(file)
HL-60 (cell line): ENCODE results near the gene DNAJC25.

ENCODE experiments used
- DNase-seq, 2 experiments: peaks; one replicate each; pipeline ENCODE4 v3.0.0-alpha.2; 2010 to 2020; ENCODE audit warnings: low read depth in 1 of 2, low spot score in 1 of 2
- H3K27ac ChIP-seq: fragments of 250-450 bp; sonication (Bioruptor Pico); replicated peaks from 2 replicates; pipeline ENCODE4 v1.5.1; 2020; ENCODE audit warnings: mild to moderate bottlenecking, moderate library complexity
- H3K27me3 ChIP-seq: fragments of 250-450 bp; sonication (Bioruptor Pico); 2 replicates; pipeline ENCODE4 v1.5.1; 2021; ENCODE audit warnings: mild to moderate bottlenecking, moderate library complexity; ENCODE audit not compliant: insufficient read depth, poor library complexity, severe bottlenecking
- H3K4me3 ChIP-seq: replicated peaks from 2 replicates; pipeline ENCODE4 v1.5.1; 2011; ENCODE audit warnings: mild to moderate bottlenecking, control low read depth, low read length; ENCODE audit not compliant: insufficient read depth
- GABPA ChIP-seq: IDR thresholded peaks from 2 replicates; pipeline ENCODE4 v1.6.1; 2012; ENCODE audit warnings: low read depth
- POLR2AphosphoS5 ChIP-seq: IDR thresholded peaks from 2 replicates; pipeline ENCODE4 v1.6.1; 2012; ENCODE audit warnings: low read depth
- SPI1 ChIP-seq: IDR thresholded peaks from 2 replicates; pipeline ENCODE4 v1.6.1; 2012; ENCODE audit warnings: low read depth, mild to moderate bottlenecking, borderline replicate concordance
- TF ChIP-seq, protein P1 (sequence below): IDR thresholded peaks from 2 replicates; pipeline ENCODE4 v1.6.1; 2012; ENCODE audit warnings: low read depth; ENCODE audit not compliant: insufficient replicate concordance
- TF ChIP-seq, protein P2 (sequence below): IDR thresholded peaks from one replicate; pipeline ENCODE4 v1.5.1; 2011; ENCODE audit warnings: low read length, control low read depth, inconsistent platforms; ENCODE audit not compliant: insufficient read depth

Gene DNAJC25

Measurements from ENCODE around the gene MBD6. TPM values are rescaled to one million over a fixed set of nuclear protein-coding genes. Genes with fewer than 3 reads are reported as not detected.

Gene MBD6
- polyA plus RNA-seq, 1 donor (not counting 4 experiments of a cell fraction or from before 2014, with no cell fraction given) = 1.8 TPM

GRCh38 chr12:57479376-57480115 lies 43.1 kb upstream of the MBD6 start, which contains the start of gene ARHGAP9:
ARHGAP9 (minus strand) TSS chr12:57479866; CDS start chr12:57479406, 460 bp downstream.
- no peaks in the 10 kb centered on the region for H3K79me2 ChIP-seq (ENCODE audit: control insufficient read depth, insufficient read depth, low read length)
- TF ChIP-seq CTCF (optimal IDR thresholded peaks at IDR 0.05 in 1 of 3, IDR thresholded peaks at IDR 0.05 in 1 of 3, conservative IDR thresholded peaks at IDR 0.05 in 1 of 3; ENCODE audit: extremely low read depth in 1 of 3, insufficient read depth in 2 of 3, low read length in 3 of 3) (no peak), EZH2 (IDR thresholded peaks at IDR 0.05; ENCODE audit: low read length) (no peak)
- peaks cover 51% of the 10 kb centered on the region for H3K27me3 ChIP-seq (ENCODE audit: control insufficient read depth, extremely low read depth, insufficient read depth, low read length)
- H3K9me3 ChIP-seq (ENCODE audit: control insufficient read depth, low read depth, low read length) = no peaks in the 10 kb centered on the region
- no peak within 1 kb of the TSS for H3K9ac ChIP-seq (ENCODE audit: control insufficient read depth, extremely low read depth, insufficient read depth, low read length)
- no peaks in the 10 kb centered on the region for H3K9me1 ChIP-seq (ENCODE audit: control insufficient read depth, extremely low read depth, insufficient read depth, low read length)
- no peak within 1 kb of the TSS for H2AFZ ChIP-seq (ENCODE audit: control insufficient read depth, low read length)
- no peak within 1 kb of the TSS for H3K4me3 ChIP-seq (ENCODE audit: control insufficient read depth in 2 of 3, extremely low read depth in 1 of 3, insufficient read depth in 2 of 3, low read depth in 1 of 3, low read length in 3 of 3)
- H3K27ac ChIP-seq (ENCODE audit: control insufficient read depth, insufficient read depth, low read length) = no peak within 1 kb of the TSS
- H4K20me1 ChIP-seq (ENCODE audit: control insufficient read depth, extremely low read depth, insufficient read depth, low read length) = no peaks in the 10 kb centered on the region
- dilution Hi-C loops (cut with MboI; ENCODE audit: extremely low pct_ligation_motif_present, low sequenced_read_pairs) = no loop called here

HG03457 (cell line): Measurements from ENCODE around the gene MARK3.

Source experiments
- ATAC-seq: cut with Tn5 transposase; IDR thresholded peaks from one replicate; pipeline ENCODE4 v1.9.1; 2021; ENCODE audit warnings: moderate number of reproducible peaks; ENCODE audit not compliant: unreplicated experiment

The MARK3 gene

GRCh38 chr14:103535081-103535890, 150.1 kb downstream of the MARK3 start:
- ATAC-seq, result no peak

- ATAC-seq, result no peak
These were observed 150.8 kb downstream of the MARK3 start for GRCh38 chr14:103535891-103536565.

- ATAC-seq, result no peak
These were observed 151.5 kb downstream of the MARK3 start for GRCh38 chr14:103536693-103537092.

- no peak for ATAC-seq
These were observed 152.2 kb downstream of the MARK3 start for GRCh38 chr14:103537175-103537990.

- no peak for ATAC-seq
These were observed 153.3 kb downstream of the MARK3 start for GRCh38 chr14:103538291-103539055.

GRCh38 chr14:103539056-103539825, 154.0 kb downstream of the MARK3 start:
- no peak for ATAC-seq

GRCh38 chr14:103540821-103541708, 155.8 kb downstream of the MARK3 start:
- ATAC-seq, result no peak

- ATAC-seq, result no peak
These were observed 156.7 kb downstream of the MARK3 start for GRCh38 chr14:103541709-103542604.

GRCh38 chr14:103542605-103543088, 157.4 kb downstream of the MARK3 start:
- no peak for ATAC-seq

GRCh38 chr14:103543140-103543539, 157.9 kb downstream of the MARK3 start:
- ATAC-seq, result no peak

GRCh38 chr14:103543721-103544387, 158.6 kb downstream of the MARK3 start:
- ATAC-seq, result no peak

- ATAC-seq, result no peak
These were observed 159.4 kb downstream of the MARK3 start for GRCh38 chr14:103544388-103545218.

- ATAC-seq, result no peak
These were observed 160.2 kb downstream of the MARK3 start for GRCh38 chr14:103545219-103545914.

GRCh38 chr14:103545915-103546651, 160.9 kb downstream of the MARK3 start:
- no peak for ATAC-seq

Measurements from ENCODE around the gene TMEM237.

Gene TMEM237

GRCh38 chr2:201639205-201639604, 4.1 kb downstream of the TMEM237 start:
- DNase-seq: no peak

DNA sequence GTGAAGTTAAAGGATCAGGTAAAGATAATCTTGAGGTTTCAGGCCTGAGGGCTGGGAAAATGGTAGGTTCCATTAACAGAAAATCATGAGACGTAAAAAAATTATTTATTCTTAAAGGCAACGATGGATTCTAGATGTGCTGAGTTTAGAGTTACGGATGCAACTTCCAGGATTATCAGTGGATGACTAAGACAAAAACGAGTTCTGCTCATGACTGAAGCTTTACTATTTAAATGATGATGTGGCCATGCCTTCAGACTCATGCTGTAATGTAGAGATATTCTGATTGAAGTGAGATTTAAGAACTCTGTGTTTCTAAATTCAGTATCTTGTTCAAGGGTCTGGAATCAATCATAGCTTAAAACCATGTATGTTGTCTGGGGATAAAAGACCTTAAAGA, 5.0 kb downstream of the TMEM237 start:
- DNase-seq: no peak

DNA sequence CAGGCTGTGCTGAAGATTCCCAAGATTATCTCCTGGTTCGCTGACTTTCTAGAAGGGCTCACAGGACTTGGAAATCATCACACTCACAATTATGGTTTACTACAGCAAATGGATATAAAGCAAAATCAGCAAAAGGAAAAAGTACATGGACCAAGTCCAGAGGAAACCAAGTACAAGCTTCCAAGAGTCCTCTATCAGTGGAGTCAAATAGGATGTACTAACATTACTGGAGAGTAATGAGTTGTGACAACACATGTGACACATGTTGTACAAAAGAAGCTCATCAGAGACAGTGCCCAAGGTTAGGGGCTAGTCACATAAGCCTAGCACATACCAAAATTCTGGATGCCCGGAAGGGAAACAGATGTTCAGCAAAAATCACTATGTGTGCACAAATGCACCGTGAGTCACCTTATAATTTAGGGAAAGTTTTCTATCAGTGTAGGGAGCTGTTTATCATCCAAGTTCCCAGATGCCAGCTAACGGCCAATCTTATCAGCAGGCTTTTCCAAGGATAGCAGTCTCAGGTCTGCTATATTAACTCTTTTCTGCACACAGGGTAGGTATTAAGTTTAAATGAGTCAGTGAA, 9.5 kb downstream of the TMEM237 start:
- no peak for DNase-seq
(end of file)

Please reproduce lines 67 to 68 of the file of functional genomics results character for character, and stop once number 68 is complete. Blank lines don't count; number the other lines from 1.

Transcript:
DNA sequence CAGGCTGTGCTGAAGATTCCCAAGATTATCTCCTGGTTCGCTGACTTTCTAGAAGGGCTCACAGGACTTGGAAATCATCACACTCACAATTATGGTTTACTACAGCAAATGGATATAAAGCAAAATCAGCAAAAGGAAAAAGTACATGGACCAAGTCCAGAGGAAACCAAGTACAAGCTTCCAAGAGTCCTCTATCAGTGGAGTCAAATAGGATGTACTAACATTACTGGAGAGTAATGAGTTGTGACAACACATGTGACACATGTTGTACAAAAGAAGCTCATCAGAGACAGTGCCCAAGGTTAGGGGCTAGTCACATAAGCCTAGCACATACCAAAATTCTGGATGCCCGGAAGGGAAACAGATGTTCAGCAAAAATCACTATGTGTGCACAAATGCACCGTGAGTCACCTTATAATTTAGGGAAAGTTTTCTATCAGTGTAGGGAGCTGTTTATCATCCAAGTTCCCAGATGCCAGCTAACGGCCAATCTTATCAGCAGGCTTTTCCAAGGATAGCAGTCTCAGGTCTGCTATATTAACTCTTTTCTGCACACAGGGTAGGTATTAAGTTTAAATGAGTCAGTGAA, 9.5 kb downstream of the TMEM237 start:
- no peak for DNase-seq